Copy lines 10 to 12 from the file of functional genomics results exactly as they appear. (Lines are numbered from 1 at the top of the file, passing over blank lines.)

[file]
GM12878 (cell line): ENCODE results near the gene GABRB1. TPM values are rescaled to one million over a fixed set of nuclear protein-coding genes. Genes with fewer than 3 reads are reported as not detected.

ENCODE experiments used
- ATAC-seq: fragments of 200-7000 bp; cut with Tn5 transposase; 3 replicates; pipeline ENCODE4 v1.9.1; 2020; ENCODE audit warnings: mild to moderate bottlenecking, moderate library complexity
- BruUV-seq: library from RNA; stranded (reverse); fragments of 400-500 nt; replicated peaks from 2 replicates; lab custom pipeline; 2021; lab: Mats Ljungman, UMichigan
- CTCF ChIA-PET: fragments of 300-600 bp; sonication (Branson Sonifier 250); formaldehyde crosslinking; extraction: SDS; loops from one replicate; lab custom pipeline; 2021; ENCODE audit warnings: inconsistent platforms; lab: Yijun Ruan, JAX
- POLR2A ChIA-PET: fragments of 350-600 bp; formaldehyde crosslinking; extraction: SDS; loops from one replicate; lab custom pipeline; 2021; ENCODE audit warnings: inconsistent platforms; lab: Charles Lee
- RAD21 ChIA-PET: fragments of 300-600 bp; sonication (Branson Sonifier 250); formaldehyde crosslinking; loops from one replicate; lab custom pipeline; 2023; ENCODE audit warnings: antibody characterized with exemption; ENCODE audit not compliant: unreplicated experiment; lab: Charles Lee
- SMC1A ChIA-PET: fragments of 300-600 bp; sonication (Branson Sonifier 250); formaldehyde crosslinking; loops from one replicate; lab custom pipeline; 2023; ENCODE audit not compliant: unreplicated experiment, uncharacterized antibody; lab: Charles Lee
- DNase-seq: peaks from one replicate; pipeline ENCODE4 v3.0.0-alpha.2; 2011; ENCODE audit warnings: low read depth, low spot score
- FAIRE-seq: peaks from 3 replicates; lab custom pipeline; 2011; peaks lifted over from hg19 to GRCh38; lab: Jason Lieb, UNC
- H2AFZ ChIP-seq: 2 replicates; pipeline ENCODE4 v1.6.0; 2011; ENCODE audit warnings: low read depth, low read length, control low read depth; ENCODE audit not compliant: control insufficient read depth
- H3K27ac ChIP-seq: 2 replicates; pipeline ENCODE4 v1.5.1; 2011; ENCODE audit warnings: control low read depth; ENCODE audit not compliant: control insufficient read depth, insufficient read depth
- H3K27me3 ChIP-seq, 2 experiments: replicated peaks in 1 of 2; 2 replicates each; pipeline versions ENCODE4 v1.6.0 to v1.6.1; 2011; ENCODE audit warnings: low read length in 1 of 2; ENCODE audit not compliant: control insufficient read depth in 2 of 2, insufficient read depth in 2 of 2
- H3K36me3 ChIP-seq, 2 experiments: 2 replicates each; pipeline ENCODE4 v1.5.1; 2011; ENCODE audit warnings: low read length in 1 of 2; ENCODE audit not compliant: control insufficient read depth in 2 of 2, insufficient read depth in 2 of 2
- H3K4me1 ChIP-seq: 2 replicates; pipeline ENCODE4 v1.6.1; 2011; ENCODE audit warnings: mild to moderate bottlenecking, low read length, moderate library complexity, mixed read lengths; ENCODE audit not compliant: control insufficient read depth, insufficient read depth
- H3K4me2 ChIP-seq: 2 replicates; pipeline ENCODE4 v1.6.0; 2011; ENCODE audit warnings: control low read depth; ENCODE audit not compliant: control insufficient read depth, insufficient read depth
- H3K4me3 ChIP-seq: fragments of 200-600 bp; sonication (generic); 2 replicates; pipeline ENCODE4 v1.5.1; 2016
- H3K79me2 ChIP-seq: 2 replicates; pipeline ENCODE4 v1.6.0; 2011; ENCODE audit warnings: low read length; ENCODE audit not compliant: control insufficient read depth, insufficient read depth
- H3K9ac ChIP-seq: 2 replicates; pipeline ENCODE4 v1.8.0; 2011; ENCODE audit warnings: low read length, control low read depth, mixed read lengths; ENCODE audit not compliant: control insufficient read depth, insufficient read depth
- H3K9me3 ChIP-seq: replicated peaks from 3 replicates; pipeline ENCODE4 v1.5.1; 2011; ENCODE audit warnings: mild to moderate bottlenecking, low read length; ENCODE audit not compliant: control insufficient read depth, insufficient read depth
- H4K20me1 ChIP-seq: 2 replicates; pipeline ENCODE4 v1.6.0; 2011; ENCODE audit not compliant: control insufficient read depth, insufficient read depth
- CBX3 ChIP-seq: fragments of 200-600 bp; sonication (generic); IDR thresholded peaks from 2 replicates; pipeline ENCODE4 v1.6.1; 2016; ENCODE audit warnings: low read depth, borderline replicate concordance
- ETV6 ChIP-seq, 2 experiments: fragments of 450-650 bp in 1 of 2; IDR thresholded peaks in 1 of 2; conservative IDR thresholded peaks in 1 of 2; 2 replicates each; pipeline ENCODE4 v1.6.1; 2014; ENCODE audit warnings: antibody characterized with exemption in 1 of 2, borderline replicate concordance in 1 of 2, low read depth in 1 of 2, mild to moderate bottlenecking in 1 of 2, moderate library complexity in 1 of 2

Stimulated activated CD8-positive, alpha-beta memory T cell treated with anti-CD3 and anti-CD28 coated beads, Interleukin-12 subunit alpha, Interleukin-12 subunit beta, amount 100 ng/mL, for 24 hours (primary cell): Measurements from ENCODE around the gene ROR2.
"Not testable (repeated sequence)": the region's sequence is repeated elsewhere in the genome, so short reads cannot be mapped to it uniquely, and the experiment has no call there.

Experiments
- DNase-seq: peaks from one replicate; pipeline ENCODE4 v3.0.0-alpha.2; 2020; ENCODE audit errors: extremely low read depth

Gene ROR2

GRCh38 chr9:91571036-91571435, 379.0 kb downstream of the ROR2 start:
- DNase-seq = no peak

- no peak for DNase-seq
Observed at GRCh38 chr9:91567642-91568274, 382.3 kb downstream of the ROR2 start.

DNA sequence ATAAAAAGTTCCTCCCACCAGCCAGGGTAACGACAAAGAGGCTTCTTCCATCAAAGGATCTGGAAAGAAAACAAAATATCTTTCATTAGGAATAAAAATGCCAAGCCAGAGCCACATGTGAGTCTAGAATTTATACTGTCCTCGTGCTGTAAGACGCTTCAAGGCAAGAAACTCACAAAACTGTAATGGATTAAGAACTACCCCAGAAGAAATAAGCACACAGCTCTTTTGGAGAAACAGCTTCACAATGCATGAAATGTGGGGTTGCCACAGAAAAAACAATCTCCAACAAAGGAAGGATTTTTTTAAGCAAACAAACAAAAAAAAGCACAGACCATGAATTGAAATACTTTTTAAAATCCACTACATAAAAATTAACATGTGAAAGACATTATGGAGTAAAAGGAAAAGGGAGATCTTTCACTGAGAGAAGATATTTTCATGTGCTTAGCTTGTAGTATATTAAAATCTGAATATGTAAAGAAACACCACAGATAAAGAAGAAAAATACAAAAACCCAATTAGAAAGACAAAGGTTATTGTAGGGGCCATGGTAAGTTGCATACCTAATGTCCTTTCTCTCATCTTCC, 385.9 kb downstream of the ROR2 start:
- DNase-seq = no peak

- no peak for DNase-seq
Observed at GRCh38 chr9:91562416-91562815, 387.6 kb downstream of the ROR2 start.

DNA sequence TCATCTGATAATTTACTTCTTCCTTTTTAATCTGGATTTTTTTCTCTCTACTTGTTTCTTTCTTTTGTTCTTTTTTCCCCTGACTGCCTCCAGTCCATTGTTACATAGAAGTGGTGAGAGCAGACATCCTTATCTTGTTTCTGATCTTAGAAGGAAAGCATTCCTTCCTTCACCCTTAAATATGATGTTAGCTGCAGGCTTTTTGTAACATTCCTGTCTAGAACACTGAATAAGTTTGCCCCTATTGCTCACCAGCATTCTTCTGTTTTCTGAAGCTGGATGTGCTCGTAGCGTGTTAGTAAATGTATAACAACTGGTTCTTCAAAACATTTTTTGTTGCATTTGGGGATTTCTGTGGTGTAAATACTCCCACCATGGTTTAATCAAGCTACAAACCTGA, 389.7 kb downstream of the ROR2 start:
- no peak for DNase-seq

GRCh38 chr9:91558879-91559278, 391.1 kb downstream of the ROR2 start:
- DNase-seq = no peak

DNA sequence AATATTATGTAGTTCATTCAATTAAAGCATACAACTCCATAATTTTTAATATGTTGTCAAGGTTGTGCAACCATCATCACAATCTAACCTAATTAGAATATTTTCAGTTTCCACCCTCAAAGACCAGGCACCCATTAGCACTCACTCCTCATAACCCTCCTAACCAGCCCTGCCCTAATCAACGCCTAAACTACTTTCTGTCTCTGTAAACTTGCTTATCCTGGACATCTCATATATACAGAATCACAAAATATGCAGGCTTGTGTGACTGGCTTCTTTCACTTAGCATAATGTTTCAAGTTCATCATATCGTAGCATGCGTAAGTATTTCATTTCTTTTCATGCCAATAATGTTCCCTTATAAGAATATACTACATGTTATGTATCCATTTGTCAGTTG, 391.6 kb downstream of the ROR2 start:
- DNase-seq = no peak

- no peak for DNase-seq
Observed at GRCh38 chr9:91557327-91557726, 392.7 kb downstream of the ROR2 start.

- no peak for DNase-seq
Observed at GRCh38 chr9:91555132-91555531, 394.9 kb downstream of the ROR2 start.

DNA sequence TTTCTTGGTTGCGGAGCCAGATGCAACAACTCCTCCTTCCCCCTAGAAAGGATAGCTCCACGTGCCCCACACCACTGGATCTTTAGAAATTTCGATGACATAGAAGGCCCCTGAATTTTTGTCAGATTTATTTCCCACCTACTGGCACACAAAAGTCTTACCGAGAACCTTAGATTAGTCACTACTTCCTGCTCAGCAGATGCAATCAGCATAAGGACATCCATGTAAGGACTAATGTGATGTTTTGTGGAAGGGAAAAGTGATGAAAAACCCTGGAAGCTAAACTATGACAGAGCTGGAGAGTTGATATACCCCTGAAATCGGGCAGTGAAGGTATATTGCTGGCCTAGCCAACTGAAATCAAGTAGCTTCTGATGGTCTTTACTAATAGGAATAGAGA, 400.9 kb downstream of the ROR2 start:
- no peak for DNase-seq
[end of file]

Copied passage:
- FAIRE-seq: peaks from 3 replicates; lab custom pipeline; 2011; peaks lifted over from hg19 to GRCh38; lab: Jason Lieb, UNC
- H2AFZ ChIP-seq: 2 replicates; pipeline ENCODE4 v1.6.0; 2011; ENCODE audit warnings: low read depth, low read length, control low read depth; ENCODE audit not compliant: control insufficient read depth
- H3K27ac ChIP-seq: 2 replicates; pipeline ENCODE4 v1.5.1; 2011; ENCODE audit warnings: control low read depth; ENCODE audit not compliant: control insufficient read depth, insufficient read depth